Last month, right before his retirement, Chief of Staff of the Air Force, Gen. Norton Schwartz issued new rules regarding proselytizing among the troops. The document instructs commanders to “avoid the actual or apparent use of their position to promote their personal religious beliefs to their subordinates or to extend preferential treatment for any religion.” 

Although the new order is backed up by military law, Mikey Weinstein, founder of and force behind the Military Religious Freedom Foundation (MRFF), remains skeptical

It was a transparent and likely guilt-ridden concession by Schwartz, yet it was both too little and too late. With Schwartz’s butt-covering, last second, ‘midnight drive-by’ delivery of AFI 1-1, we have no alternative left but to look to the new USAF Chief of Staff, Gen. Mark A. Welsh III, to show the all-too-rare backbone once required of all top leaders within the U.S. Military.

 Weinstein, whose work with the MRFF was nominatedthis year for the Nobel Peace Prize, has been fighting for religious freedom within the military since 2005, when his son Curtis, an Air Force Academy cadet, confided to his father that he'd been struggling. As Weinstein recounts in his most recent book, Curtis told his father: “I’m going to beat the shit out of the next guy who calls me a ‘fucking Jew.’ I’m going to beat the shit out of the next guy who accuses me, or our people, of killing Christ.”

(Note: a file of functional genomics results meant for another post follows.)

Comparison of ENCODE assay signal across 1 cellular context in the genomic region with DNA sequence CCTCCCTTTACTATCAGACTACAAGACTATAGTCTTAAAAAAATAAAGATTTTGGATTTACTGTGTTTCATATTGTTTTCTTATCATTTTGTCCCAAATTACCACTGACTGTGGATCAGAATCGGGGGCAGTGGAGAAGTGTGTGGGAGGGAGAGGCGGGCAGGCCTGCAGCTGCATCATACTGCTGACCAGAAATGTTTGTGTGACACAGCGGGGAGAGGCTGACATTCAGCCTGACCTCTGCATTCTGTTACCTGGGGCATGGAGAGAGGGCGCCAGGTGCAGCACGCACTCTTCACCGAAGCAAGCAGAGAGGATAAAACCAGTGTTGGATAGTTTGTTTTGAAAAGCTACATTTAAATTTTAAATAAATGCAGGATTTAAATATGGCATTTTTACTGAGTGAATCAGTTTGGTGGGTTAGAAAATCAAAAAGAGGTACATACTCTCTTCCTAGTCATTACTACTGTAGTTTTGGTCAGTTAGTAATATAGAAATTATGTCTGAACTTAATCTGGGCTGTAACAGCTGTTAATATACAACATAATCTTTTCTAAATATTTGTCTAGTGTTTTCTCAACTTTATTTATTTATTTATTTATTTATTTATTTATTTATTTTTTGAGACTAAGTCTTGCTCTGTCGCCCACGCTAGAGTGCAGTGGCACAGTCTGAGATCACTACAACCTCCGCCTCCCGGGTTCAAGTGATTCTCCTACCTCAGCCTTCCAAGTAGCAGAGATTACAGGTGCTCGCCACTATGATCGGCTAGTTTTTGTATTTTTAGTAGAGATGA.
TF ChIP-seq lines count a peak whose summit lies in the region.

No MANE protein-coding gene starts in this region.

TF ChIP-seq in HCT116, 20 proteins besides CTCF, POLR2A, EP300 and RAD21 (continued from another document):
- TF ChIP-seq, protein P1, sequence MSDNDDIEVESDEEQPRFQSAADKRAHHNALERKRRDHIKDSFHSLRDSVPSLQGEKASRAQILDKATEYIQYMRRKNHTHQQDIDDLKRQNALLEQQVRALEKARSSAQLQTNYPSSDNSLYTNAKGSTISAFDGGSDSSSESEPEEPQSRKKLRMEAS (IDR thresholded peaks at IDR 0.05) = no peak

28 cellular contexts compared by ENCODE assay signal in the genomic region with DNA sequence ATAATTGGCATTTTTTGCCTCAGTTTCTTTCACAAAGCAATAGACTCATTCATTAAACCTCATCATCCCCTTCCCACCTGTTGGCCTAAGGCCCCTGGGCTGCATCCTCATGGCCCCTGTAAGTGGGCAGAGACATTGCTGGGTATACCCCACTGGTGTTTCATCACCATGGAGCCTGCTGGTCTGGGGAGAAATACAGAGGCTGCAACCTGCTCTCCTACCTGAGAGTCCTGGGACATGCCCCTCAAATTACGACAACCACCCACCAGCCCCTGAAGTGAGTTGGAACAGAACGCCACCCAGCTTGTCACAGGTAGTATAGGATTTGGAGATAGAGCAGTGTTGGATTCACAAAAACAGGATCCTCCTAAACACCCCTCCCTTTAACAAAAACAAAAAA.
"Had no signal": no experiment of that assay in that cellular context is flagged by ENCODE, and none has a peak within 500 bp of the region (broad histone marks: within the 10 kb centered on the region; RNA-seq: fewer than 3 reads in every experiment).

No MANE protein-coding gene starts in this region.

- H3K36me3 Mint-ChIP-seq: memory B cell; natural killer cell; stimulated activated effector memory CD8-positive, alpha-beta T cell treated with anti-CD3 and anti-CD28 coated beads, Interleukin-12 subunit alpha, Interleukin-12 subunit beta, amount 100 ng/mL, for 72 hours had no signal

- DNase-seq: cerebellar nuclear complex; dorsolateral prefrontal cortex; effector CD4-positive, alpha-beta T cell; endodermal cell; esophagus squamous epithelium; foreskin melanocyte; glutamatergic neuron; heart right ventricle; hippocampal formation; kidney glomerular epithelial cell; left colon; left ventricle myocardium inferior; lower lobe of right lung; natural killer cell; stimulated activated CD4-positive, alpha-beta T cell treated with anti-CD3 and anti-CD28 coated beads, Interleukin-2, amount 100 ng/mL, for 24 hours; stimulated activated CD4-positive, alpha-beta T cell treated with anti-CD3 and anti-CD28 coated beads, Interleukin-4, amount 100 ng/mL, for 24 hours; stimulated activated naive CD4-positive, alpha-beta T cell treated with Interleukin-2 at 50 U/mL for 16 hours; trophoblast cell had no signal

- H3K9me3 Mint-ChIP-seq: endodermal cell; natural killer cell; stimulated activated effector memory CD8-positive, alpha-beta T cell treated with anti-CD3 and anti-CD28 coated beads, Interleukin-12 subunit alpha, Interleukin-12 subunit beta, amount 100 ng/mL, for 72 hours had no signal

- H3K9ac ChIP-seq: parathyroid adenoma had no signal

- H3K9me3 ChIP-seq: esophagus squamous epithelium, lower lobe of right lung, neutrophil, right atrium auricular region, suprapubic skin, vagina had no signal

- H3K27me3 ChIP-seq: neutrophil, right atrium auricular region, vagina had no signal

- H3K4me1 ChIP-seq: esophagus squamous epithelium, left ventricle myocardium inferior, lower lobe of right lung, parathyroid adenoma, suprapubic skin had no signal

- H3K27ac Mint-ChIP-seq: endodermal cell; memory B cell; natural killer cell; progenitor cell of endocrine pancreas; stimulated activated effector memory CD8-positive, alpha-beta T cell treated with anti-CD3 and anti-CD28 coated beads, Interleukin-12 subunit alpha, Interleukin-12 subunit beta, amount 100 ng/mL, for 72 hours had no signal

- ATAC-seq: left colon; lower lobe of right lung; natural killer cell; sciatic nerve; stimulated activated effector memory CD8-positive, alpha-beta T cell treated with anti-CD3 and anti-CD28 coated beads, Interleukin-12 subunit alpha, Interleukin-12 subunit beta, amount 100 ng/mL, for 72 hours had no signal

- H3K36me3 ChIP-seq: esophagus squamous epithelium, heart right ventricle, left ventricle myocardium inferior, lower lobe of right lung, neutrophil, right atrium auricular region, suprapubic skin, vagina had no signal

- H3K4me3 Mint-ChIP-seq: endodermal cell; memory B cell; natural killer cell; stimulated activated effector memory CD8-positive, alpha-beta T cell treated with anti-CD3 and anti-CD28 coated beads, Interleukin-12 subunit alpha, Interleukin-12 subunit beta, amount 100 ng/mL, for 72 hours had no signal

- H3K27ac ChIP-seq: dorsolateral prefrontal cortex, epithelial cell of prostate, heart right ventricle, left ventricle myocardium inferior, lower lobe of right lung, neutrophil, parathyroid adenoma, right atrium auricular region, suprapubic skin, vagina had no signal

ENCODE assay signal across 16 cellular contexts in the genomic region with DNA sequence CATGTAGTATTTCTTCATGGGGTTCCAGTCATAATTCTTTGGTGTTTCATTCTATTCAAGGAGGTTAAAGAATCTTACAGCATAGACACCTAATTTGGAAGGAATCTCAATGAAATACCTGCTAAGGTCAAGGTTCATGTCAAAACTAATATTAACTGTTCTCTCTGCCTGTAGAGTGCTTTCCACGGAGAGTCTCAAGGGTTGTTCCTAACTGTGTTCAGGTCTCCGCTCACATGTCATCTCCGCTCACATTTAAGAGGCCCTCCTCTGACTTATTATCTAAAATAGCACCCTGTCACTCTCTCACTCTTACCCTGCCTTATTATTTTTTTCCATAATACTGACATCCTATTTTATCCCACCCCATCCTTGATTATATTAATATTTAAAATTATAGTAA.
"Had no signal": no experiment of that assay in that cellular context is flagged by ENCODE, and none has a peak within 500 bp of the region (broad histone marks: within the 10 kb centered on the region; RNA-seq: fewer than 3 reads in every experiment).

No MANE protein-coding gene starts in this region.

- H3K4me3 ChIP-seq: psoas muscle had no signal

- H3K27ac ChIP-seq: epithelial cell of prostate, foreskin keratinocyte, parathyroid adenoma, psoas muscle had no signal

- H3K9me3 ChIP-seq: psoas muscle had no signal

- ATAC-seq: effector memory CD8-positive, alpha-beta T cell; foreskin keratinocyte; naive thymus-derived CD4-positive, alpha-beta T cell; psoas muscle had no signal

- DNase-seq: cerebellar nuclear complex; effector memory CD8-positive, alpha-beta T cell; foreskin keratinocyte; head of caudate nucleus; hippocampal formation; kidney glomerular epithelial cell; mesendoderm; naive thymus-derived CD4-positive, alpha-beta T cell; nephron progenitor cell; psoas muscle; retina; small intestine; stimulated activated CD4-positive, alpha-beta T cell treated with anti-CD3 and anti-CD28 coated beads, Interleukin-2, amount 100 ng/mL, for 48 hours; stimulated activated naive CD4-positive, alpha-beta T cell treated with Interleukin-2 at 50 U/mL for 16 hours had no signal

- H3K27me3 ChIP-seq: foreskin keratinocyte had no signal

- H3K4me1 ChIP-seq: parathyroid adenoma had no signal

Weinstein knew the anguish of his son firsthand, having been threatened and harassed himself over his religion back in 1973 while he himself was a cadet at the Academy. 

He founded the MRFF to defend the religious liberty of every service member, fighting not only against anti-Semitism, but to protect who have felt pressured to accept a radical form of Christianity—and to find justice for those who have been assaulted or marginalized within the ranks for resisting the proselytizing.